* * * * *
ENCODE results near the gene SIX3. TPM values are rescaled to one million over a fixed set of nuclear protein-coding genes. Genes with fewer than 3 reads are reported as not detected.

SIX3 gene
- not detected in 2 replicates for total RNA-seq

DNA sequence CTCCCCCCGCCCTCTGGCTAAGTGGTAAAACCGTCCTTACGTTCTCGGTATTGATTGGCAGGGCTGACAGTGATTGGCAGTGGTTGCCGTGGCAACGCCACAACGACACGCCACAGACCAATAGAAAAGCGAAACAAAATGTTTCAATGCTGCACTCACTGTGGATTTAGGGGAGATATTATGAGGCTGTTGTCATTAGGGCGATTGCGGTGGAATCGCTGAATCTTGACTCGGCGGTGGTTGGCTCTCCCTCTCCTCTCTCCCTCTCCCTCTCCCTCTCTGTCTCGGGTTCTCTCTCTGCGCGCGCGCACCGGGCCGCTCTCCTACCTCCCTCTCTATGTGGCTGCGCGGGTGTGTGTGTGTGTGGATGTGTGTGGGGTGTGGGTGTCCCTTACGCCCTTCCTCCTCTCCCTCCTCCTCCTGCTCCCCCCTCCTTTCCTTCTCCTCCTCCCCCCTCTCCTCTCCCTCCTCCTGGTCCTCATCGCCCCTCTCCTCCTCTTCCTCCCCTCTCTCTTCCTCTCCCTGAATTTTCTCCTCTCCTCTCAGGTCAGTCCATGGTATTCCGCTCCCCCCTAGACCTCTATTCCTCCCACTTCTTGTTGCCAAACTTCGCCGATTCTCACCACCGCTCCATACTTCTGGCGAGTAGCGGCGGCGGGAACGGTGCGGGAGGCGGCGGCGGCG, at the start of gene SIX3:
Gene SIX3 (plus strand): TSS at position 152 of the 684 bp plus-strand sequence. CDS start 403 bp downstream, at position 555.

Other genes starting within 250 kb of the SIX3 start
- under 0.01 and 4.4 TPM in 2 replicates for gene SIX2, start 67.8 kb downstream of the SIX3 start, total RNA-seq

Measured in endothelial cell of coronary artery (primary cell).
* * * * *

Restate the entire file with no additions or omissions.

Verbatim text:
ENCODE results near the gene SIX3. TPM values are rescaled to one million over a fixed set of nuclear protein-coding genes. Genes with fewer than 3 reads are reported as not detected.

SIX3 gene
- not detected in 2 replicates for total RNA-seq

DNA sequence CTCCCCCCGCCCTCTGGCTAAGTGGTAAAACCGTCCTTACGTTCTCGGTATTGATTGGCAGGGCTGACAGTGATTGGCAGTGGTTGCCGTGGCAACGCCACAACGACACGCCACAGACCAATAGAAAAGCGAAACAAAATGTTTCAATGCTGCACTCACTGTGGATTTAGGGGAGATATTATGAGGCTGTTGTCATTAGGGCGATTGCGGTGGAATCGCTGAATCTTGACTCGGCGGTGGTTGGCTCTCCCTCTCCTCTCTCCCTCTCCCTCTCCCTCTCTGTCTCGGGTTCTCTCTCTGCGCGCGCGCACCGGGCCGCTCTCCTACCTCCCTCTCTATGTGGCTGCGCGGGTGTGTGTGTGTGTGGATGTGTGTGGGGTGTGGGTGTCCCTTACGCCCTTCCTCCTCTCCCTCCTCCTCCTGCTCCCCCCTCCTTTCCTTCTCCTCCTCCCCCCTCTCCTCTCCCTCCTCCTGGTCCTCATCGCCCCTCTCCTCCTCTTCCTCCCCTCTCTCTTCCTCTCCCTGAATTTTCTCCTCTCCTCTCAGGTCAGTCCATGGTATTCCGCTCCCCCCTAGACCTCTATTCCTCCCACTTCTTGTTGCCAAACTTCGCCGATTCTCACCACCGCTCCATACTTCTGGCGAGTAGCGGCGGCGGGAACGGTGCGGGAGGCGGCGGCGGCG, at the start of gene SIX3:
Gene SIX3 (plus strand): TSS at position 152 of the 684 bp plus-strand sequence. CDS start 403 bp downstream, at position 555.

Other genes starting within 250 kb of the SIX3 start
- under 0.01 and 4.4 TPM in 2 replicates for gene SIX2, start 67.8 kb downstream of the SIX3 start, total RNA-seq

Measured in endothelial cell of coronary artery (primary cell).